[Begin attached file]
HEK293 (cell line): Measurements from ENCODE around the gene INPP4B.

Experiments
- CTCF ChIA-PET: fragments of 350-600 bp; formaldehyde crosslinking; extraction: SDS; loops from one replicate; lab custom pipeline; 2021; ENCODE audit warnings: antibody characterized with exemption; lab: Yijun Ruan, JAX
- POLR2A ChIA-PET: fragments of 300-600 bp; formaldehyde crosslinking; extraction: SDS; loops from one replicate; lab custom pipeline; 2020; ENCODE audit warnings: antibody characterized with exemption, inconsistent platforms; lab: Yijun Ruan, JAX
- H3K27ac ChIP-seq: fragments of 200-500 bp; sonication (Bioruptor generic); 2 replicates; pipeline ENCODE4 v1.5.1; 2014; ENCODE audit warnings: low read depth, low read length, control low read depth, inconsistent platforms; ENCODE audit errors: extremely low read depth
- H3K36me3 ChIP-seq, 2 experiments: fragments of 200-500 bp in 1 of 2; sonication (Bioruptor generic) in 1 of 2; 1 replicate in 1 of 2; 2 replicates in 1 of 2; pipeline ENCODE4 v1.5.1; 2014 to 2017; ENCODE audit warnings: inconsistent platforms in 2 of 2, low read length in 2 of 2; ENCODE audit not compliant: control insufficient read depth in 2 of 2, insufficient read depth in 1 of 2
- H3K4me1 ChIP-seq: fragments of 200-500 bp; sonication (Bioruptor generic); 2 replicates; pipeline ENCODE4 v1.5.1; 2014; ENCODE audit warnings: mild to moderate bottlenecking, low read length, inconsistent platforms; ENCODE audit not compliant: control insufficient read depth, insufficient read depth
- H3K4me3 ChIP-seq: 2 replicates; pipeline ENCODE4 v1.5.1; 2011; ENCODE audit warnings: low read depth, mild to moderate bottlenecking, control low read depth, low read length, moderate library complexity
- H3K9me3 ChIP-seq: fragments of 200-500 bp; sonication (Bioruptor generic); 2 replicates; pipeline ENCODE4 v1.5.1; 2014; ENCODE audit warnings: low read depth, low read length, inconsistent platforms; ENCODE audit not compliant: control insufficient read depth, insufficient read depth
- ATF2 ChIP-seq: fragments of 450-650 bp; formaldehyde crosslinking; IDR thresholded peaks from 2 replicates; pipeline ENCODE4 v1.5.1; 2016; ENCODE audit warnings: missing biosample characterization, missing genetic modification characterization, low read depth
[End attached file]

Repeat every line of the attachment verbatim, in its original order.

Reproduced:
HEK293 (cell line): Measurements from ENCODE around the gene INPP4B.

Experiments
- CTCF ChIA-PET: fragments of 350-600 bp; formaldehyde crosslinking; extraction: SDS; loops from one replicate; lab custom pipeline; 2021; ENCODE audit warnings: antibody characterized with exemption; lab: Yijun Ruan, JAX
- POLR2A ChIA-PET: fragments of 300-600 bp; formaldehyde crosslinking; extraction: SDS; loops from one replicate; lab custom pipeline; 2020; ENCODE audit warnings: antibody characterized with exemption, inconsistent platforms; lab: Yijun Ruan, JAX
- H3K27ac ChIP-seq: fragments of 200-500 bp; sonication (Bioruptor generic); 2 replicates; pipeline ENCODE4 v1.5.1; 2014; ENCODE audit warnings: low read depth, low read length, control low read depth, inconsistent platforms; ENCODE audit errors: extremely low read depth
- H3K36me3 ChIP-seq, 2 experiments: fragments of 200-500 bp in 1 of 2; sonication (Bioruptor generic) in 1 of 2; 1 replicate in 1 of 2; 2 replicates in 1 of 2; pipeline ENCODE4 v1.5.1; 2014 to 2017; ENCODE audit warnings: inconsistent platforms in 2 of 2, low read length in 2 of 2; ENCODE audit not compliant: control insufficient read depth in 2 of 2, insufficient read depth in 1 of 2
- H3K4me1 ChIP-seq: fragments of 200-500 bp; sonication (Bioruptor generic); 2 replicates; pipeline ENCODE4 v1.5.1; 2014; ENCODE audit warnings: mild to moderate bottlenecking, low read length, inconsistent platforms; ENCODE audit not compliant: control insufficient read depth, insufficient read depth
- H3K4me3 ChIP-seq: 2 replicates; pipeline ENCODE4 v1.5.1; 2011; ENCODE audit warnings: low read depth, mild to moderate bottlenecking, control low read depth, low read length, moderate library complexity
- H3K9me3 ChIP-seq: fragments of 200-500 bp; sonication (Bioruptor generic); 2 replicates; pipeline ENCODE4 v1.5.1; 2014; ENCODE audit warnings: low read depth, low read length, inconsistent platforms; ENCODE audit not compliant: control insufficient read depth, insufficient read depth
- ATF2 ChIP-seq: fragments of 450-650 bp; formaldehyde crosslinking; IDR thresholded peaks from 2 replicates; pipeline ENCODE4 v1.5.1; 2016; ENCODE audit warnings: missing biosample characterization, missing genetic modification characterization, low read depth